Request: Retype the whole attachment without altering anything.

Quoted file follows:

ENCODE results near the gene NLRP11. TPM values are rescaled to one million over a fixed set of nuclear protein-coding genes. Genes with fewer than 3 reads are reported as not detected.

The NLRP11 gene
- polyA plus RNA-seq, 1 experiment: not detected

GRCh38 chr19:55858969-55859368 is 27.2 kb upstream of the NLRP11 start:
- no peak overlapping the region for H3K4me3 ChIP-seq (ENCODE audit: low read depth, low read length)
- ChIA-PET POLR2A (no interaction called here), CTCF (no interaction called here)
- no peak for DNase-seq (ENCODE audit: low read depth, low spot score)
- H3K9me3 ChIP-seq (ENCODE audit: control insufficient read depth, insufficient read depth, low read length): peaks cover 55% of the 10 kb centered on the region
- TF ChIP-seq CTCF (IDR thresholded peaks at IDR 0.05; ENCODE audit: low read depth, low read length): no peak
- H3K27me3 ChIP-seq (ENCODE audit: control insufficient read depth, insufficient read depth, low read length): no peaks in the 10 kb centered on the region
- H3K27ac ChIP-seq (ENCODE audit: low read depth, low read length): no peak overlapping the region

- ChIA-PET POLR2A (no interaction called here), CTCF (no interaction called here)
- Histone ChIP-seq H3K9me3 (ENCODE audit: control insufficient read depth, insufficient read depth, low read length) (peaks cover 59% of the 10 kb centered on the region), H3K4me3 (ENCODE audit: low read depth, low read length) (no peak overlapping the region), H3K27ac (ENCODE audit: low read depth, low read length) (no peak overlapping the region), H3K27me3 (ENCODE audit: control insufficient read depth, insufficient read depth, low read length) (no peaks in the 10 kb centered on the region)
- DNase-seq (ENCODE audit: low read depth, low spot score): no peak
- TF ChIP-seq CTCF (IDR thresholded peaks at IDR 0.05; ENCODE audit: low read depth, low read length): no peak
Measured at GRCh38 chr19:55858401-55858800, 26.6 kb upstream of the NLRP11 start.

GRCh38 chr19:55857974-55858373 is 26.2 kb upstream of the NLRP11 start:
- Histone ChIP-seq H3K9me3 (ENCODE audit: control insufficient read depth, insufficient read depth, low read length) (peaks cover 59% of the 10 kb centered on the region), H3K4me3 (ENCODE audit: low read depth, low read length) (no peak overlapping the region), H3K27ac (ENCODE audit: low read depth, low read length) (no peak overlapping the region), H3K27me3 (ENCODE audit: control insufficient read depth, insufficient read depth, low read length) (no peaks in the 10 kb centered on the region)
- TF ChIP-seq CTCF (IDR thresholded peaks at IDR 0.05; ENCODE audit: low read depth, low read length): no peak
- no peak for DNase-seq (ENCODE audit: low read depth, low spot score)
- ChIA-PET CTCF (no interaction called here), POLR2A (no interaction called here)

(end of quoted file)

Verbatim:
ENCODE results near the gene NLRP11. TPM values are rescaled to one million over a fixed set of nuclear protein-coding genes. Genes with fewer than 3 reads are reported as not detected.

The NLRP11 gene
- polyA plus RNA-seq, 1 experiment: not detected

GRCh38 chr19:55858969-55859368 is 27.2 kb upstream of the NLRP11 start:
- no peak overlapping the region for H3K4me3 ChIP-seq (ENCODE audit: low read depth, low read length)
- ChIA-PET POLR2A (no interaction called here), CTCF (no interaction called here)
- no peak for DNase-seq (ENCODE audit: low read depth, low spot score)
- H3K9me3 ChIP-seq (ENCODE audit: control insufficient read depth, insufficient read depth, low read length): peaks cover 55% of the 10 kb centered on the region
- TF ChIP-seq CTCF (IDR thresholded peaks at IDR 0.05; ENCODE audit: low read depth, low read length): no peak
- H3K27me3 ChIP-seq (ENCODE audit: control insufficient read depth, insufficient read depth, low read length): no peaks in the 10 kb centered on the region
- H3K27ac ChIP-seq (ENCODE audit: low read depth, low read length): no peak overlapping the region

- ChIA-PET POLR2A (no interaction called here), CTCF (no interaction called here)
- Histone ChIP-seq H3K9me3 (ENCODE audit: control insufficient read depth, insufficient read depth, low read length) (peaks cover 59% of the 10 kb centered on the region), H3K4me3 (ENCODE audit: low read depth, low read length) (no peak overlapping the region), H3K27ac (ENCODE audit: low read depth, low read length) (no peak overlapping the region), H3K27me3 (ENCODE audit: control insufficient read depth, insufficient read depth, low read length) (no peaks in the 10 kb centered on the region)
- DNase-seq (ENCODE audit: low read depth, low spot score): no peak
- TF ChIP-seq CTCF (IDR thresholded peaks at IDR 0.05; ENCODE audit: low read depth, low read length): no peak
Measured at GRCh38 chr19:55858401-55858800, 26.6 kb upstream of the NLRP11 start.

GRCh38 chr19:55857974-55858373 is 26.2 kb upstream of the NLRP11 start:
- Histone ChIP-seq H3K9me3 (ENCODE audit: control insufficient read depth, insufficient read depth, low read length) (peaks cover 59% of the 10 kb centered on the region), H3K4me3 (ENCODE audit: low read depth, low read length) (no peak overlapping the region), H3K27ac (ENCODE audit: low read depth, low read length) (no peak overlapping the region), H3K27me3 (ENCODE audit: control insufficient read depth, insufficient read depth, low read length) (no peaks in the 10 kb centered on the region)
- TF ChIP-seq CTCF (IDR thresholded peaks at IDR 0.05; ENCODE audit: low read depth, low read length): no peak
- no peak for DNase-seq (ENCODE audit: low read depth, low spot score)
- ChIA-PET CTCF (no interaction called here), POLR2A (no interaction called here)